This chapter provides an overview of eXtensible Stylesheet Language Transformation (XSLT) and how it is used in Service Bus services to map XML input to XML output. It also describes how to create XSLT maps in Service Bus projects.
This chapter includes the following sections:
For more in-depth information about the XSLT mapper in JDeveloper, see Creating Transformations with the XSLT Map Editorin Developing SOA Applications with Oracle SOA Suite.
20.1 Introduction to XSLT
Transformation maps describe the mapping between two data types. eXtensible Stylesheet Language Transformation (XSLT) maps describe mappings between XML documents with different schemas.
Using XSLT, Service Bus can process XML documents and transform document data from one XML schema to another, enabling data interchange among applications that use different schemas. You can perform complex data manipulation and transformation using XSLT. For example, you can map an incoming purchase order schema to an outgoing invoice schema.
20.2 XSLT Editors and Mappers
JDeveloper provides both an Expression Builder, where you can script transformations using XQuery, and an XSLT Mapper, where you can create complex mappings. The Oracle Service Bus Console provides an editor for scripting transformations using XQuery and an XSLT Mapper, where you can create complex mappings.
These editors provide options to define an XQuery expression, to specify an XSLT resource to execute, or to define an expression that evaluates at runtime to the name of an existing XSLT resource. For both JDeveloper and the console, you access the editors from an action in either a pipeline or split-join.
20.2.1 JDeveloper Editors and Mappers
The XSLT mapper in JDeveloper is a graphical tool that lets you define mappings between schema root elements, WSDL message parts, or WSDL messages. Schema root elements can come from XSD schema files or WSDL files, but only those WSDL messages that contain a single message part can be mapped directly. Once you create an XSLT mapping in JDeveloper, you can upload the
.xsl file generated by the mapper to an XSLT resource in the Oracle Service Bus Console.
JDeveloper also includes a variety of Expression Builders, where you can create expressions that specify an existing XSLT resource to use. For more information about the mapper and editors in JDeveloper, see the following topics:
"Creating Transformation with the XSLT Map Editor" in Developing SOA Applications with Oracle SOA Suite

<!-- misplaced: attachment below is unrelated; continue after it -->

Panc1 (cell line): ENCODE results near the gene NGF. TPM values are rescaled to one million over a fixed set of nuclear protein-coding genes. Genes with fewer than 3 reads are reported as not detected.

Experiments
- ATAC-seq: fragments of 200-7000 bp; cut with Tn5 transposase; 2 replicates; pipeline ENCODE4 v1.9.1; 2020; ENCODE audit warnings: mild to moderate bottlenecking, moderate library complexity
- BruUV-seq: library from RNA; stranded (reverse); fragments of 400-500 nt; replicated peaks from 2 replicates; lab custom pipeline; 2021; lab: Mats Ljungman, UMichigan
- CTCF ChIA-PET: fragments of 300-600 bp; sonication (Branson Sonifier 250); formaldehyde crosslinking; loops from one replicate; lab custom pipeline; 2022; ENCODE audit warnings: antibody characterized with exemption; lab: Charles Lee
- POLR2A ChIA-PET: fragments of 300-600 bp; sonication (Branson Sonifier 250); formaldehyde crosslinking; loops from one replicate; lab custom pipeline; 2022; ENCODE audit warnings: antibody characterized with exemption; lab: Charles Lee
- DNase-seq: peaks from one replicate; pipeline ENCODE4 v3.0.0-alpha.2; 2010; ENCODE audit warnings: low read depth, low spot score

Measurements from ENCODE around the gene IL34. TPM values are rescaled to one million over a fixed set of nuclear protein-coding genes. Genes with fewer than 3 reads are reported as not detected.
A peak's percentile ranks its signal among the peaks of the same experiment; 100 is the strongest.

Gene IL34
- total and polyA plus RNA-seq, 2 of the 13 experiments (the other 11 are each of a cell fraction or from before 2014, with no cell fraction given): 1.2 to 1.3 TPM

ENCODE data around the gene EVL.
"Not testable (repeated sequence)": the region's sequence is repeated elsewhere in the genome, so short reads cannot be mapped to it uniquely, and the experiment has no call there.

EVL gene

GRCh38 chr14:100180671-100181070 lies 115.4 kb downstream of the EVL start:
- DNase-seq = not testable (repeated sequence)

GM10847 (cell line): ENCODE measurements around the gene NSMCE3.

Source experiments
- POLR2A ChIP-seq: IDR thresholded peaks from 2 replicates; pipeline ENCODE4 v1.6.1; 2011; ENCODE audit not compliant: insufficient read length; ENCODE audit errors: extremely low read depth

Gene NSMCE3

"Building XPath Expressions in the Expression Builder in Oracle JDeveloper" in Developing SOA Applications with Oracle SOA Suite
20.2.2 Oracle Service Bus Console Editors and Mappers
In the Oracle Service Bus Console, the XQuery/XSLT Expression Editor lets you create expressions that specify an existing XSLT resource to use. Before you can reference an XSLT resource, you need to create the resource in the console and either upload an existing XSL transformation to the resource or create a XSL transformation using the new web-based XSLT Mapper included with Service Bus. This feature allows you to create complex mappings using JDeveloper to import into the console or using the Service Bus console directly. You can reuse an XSL transformation in multiple pipelines and split-joins.
For information about the XQuery/XSLT Editor in the Oracle Service Bus Console, see Working With Expression Editors in Oracle Service Bus Console.
20.3 Creating XSLT Mappings in JDeveloper
You can create XSLT mappings in a Service Bus project in JDeveloper, and then use them in XQuery expressions in pipelines and split-joins to map objects between external systems.
When you create an XSLT mapping, you need to select the source XML schema elements or XML files to use for the source and target mappings.
20.3.1 How to Create XSLT Mappings in JDeveloper
To create an XSLT mapping in JDeveloper:
In the Application Navigator in JDeveloper, right-click the Service Bus project or folder in which you want to create the mapping.
In the menu that appears, point to New and select XSL Map.
The Create XSL Map File dialog appears.
In the File Name field, enter a unique name for the XSLT map file.
Optionally enter a new directory location and a brief description for the cross reference.
The location must be within the directory structure of the current application.
To define the source schema, do the following:
Select Use Source Schema.
Click Browse next to the Primary Source field.
On the Select Schema dialog, select whether to use an XML schema or to generate the source directly from an XML file.
Click Browse in the section you chose above to navigate to and select the XML schema element or file to use.
You can select an XML schema element from the current application. You can select an XML file from the file system.
When you have selected the schema element or file, click OK on the Select Schema dialog.
To select additional sources to use as parameters, click Add Schema above the Additional Sources table.
To define the target schema, select Use target schema, and repeat the above steps on the Select Schema dialog to select the XML components to use.
Click OK on the Create XSL Map File dialog.
The XSLT Mapper appears with the source and target structures displayed.
To define the mapping logic, see "Editing an XSLT Map in Map Mode" in Developing SOA Applications with Oracle SOA Suite.
20.4 Working with XSLT Resources in the Oracle Service Bus Console
In the Oracle Service Bus Console, XSLT maps are stored in XSLT resources, which can be reused in any pipelines and split-joins in the current session. You can upload existing XSLT maps into the XSLT resources, and use a text editor to edit them.